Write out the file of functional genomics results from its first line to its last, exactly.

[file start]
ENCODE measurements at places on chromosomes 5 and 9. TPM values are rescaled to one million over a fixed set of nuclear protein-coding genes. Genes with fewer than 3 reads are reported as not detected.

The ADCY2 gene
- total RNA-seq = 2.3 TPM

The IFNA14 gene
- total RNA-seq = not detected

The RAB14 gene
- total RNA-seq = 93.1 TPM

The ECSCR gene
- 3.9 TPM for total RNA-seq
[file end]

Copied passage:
ENCODE measurements at places on chromosomes 5 and 9. TPM values are rescaled to one million over a fixed set of nuclear protein-coding genes. Genes with fewer than 3 reads are reported as not detected.

The ADCY2 gene
- total RNA-seq = 2.3 TPM

The IFNA14 gene
- total RNA-seq = not detected

The RAB14 gene
- total RNA-seq = 93.1 TPM

The ECSCR gene
- 3.9 TPM for total RNA-seq